Country of Origin: Poland
Record Label: Arachnophobia Records
Review by: Singleton
The band Eerie was recommended to me by chance from a friend of mine as I was picking up an order of records. He adamantly said that I needed to check out this album. Given our historical and consistent similarities in music taste creating a trust for recommendation, I added “Into Everlasting Death” into my collection and went on with the listening….
In the first song,”Mining Out of Black Earth”, consider the following devastating quote: “It’s all one ghetto man, a giant gutter in outer space”. Firmly declaring their feelings from the beginning, Eerie wastes no time pulling out the punches once this desolate sound clip ends. Immediately shredding into verse, propelled with fury and disgust, they play nearly reckless, yet with an ease of control.
The song, “Mining Out of Black Earth” is crafted well; it has highs and lows, without feeling like it drags out too long, which is a feat as it clocks in at over 7 minutes in length. The difference of high and lows adds a great extra layer of depth and breadth as the vocals fluctuate alongside. This wellcrafted fluctuation draws the music gracefully into a realm above the conventional bread and butter black metal. In the end chorus, Eerie cleanly sings, “Mining out of Black Earth Rampant urge towards Perdition” This departure clearly shows the depth of the bands ability, and the sung chorus is catchy, yet has a tone of desolation denoted within the tracks catacombs.
Reaching the title track, “Into Everlasting Death,” Eerie shows no sign of slowing. Into Everlasting Death marches on with the grim determination of those with nothing left to lose but their words from their mouths. The words manifest as if they they have been ripped out from the throat that has been brought to its knees under the weight of what it must speak. “Beyond Perception Repulsion, Negation Falling by the cold winds Into Everlasting Death”. Hypnotic and well measured in pace, the progression driving forward never devolves into a plague of mindless blast beats. Effortless transitions are offered showcasing juxtaposition between tremolo riffing and drawn out notes. Words roar out between desperate gasps and grim certainty. Certainly, the voice of those close to death is echoed. The stark difference of vocal style and smooth maturity with which it is utilized is clearly evident. The last stanza clearly offers this truth, “Repent not as I shine Proud to be renounced of humanity Come forth, redemption let me wither!”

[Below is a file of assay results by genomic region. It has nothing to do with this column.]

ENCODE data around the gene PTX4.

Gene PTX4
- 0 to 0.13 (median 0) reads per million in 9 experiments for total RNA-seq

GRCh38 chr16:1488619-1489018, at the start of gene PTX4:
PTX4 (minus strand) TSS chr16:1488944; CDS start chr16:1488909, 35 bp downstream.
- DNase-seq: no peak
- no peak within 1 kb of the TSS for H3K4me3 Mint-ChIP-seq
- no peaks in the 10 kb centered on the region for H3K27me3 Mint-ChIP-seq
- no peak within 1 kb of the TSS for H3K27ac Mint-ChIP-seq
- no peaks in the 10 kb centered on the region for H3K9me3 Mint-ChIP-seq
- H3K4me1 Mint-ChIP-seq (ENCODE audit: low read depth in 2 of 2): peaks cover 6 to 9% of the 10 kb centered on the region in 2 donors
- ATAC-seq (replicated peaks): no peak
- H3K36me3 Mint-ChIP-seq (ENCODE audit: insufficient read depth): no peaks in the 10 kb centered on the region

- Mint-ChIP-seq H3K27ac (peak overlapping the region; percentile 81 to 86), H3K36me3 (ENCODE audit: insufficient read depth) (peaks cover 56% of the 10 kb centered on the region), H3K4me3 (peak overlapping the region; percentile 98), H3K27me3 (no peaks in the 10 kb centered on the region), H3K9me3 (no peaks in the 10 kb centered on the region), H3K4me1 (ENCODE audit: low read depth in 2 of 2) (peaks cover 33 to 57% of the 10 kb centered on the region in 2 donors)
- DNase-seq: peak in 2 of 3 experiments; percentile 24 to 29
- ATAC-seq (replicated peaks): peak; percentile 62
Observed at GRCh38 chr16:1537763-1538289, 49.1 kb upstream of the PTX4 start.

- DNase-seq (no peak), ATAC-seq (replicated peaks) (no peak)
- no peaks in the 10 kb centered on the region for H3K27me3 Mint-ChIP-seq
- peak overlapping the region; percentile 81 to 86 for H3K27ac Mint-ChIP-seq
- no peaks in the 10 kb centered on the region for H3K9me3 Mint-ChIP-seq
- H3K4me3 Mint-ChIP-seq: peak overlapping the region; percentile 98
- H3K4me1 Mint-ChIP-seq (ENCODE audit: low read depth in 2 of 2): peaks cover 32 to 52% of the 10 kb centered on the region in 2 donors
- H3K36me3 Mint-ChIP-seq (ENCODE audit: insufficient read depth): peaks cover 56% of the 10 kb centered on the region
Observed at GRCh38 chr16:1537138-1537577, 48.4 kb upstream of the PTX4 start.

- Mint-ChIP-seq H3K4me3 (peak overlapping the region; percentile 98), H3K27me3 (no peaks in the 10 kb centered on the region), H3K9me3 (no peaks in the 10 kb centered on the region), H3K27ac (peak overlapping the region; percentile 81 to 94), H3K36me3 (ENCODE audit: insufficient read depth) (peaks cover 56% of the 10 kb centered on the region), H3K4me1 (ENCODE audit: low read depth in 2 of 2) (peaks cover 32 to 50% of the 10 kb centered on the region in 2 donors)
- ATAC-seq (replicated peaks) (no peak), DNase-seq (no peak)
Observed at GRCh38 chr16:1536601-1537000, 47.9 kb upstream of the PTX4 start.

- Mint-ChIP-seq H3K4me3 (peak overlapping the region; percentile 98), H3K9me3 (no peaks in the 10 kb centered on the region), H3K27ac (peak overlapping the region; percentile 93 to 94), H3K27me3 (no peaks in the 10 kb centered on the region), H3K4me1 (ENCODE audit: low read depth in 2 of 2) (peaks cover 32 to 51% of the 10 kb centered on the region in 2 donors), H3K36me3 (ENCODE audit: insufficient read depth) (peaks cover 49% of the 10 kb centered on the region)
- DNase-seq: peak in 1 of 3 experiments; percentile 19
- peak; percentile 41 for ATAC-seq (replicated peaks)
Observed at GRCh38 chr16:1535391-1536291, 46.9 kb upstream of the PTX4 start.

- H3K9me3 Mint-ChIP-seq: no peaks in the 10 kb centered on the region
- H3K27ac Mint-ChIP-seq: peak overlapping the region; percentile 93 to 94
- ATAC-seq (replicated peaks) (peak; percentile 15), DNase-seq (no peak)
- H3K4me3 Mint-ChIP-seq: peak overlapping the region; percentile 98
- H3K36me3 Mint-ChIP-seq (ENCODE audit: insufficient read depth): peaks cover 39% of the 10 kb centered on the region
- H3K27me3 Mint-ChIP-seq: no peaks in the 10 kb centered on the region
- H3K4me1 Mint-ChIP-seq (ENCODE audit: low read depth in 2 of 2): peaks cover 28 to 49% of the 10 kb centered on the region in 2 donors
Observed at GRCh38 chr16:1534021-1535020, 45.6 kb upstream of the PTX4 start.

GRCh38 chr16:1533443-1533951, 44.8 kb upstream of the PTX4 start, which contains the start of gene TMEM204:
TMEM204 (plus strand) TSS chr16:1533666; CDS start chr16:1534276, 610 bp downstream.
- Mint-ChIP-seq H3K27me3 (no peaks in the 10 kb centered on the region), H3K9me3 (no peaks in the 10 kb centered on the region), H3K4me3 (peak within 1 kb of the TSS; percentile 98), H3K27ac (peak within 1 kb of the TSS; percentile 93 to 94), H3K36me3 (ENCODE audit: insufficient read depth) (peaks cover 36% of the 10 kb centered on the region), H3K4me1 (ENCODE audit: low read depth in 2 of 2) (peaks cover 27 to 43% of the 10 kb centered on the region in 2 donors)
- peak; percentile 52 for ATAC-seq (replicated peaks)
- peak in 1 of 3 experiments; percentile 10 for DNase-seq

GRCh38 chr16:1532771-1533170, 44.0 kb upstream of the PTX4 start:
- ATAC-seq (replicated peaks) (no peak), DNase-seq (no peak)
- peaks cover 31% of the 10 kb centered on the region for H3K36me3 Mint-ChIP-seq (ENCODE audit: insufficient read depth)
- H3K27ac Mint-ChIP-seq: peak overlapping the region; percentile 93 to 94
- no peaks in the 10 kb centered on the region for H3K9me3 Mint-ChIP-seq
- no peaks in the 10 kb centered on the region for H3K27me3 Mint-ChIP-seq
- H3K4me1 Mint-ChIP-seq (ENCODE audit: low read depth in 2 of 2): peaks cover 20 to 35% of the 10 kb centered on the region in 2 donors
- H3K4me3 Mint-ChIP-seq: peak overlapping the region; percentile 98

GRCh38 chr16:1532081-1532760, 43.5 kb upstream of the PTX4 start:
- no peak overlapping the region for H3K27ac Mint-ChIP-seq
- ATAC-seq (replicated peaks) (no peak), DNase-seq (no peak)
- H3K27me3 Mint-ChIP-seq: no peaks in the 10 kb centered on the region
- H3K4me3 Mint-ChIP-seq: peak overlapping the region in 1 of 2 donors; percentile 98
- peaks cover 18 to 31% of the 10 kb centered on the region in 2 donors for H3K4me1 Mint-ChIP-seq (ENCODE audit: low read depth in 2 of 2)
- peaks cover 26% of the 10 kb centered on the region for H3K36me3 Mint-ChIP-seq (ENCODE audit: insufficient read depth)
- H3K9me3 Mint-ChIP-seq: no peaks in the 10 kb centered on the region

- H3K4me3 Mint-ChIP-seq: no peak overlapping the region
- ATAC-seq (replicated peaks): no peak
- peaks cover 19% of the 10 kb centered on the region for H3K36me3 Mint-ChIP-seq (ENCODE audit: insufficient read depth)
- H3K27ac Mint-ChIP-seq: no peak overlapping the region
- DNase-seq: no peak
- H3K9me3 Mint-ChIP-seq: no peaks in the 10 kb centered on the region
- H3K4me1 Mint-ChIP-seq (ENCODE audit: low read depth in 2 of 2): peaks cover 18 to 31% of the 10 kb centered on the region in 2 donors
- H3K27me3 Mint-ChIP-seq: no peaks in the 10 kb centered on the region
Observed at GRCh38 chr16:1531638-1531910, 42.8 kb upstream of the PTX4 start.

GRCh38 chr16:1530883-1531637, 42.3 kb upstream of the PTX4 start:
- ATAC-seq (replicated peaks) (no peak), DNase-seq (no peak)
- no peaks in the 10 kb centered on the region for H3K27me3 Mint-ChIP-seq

The transition between “Into Everlasting Death” and “Among the Ashes” is nearly seamless, The fleeting thought and the lost impression can’t helped but be explored; although these songs are now separate, they flow so well that they could be one lengthy track . From the end of one sprouts the roots of the other. Eerie creates a superb ebb and swell of their music, with no feeling of time wasted or effort forcedly exerted. The evolutionary change, the decomposition of feelings are inescapable “The worlds, don’t differ at all….” expresses a kind of exhaustion, a living death has opened from a collapse… Guitars pluck and wail dissonant as if heard from a distance, and bursting back forth with the revitalization of one who refuses, or isn’t allowed, to perish. Again with the ferocity experienced throughout the album, a feeling of being cornered and screaming is conjured. It is as if there is no other way out, and no choice but to express what burns hollow inside the artist. “Amen, I tell ye the worlds don’t differ at all” Condemning, absolute and without question the line is delivered, over and over. “Blinded by shining horizon of the night I wander…..” “…among the ancient woods” Of Descending Moon is the final movement of “Into Everlasting Death”. Connected together by such fine threads of despair, so very strongly, as if biological. There is no summarization of the parts that can do justice to the whole no vague attempt is worthy. A piece of this album does not sound right, without the whole, before and after.